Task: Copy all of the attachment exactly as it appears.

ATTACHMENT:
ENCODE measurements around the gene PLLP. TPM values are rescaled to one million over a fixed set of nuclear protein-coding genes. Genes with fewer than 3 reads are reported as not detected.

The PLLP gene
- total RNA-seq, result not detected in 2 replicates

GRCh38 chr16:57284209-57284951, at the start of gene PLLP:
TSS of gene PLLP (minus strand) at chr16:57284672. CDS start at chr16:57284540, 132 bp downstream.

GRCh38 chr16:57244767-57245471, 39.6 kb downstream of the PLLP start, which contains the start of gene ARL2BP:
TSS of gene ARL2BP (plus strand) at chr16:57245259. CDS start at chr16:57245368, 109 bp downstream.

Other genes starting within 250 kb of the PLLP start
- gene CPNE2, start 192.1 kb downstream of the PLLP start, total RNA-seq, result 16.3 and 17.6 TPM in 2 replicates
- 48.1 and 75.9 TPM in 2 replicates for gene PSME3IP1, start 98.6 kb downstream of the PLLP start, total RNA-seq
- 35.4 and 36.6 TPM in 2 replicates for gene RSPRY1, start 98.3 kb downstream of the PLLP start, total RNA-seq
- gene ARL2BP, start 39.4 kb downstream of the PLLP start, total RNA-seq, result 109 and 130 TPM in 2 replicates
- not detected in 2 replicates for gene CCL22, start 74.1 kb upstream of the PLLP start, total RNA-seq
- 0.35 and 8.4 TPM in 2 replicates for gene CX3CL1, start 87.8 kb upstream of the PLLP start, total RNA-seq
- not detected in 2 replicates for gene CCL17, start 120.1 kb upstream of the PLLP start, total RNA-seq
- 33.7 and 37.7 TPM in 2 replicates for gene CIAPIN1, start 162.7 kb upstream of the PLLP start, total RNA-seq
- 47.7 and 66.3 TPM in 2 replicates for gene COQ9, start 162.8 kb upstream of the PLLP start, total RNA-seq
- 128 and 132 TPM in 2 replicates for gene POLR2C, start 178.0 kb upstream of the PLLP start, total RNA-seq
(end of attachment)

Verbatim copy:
ENCODE measurements around the gene PLLP. TPM values are rescaled to one million over a fixed set of nuclear protein-coding genes. Genes with fewer than 3 reads are reported as not detected.

The PLLP gene
- total RNA-seq, result not detected in 2 replicates

GRCh38 chr16:57284209-57284951, at the start of gene PLLP:
TSS of gene PLLP (minus strand) at chr16:57284672. CDS start at chr16:57284540, 132 bp downstream.

GRCh38 chr16:57244767-57245471, 39.6 kb downstream of the PLLP start, which contains the start of gene ARL2BP:
TSS of gene ARL2BP (plus strand) at chr16:57245259. CDS start at chr16:57245368, 109 bp downstream.

Other genes starting within 250 kb of the PLLP start
- gene CPNE2, start 192.1 kb downstream of the PLLP start, total RNA-seq, result 16.3 and 17.6 TPM in 2 replicates
- 48.1 and 75.9 TPM in 2 replicates for gene PSME3IP1, start 98.6 kb downstream of the PLLP start, total RNA-seq
- 35.4 and 36.6 TPM in 2 replicates for gene RSPRY1, start 98.3 kb downstream of the PLLP start, total RNA-seq
- gene ARL2BP, start 39.4 kb downstream of the PLLP start, total RNA-seq, result 109 and 130 TPM in 2 replicates
- not detected in 2 replicates for gene CCL22, start 74.1 kb upstream of the PLLP start, total RNA-seq
- 0.35 and 8.4 TPM in 2 replicates for gene CX3CL1, start 87.8 kb upstream of the PLLP start, total RNA-seq
- not detected in 2 replicates for gene CCL17, start 120.1 kb upstream of the PLLP start, total RNA-seq
- 33.7 and 37.7 TPM in 2 replicates for gene CIAPIN1, start 162.7 kb upstream of the PLLP start, total RNA-seq
- 47.7 and 66.3 TPM in 2 replicates for gene COQ9, start 162.8 kb upstream of the PLLP start, total RNA-seq
- 128 and 132 TPM in 2 replicates for gene POLR2C, start 178.0 kb upstream of the PLLP start, total RNA-seq